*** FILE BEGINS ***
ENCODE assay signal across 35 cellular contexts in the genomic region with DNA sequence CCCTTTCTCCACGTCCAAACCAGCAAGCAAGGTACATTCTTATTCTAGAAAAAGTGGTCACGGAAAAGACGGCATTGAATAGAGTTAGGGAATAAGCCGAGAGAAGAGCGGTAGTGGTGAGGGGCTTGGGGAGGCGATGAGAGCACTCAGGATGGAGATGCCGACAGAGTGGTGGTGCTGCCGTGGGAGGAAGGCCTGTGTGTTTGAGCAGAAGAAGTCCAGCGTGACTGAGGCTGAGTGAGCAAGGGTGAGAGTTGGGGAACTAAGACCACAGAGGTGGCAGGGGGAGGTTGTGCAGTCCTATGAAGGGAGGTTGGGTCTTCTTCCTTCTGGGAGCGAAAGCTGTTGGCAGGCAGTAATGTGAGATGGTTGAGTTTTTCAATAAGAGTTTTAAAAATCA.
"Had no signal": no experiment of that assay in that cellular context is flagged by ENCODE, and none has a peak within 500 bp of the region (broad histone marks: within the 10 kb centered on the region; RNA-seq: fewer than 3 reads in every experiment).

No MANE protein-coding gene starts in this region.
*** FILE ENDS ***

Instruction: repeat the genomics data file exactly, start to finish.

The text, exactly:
ENCODE assay signal across 35 cellular contexts in the genomic region with DNA sequence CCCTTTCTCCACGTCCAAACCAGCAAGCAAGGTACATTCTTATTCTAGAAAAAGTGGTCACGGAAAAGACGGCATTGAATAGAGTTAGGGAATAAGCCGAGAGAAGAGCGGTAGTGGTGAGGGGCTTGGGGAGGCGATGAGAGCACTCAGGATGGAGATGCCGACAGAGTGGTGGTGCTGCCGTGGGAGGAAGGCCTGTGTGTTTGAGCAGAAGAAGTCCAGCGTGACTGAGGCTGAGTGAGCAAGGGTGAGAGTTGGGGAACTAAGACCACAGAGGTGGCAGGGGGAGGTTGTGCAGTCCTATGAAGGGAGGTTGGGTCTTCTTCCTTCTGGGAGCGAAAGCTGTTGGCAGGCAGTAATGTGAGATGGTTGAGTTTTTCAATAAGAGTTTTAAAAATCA.
"Had no signal": no experiment of that assay in that cellular context is flagged by ENCODE, and none has a peak within 500 bp of the region (broad histone marks: within the 10 kb centered on the region; RNA-seq: fewer than 3 reads in every experiment).

No MANE protein-coding gene starts in this region.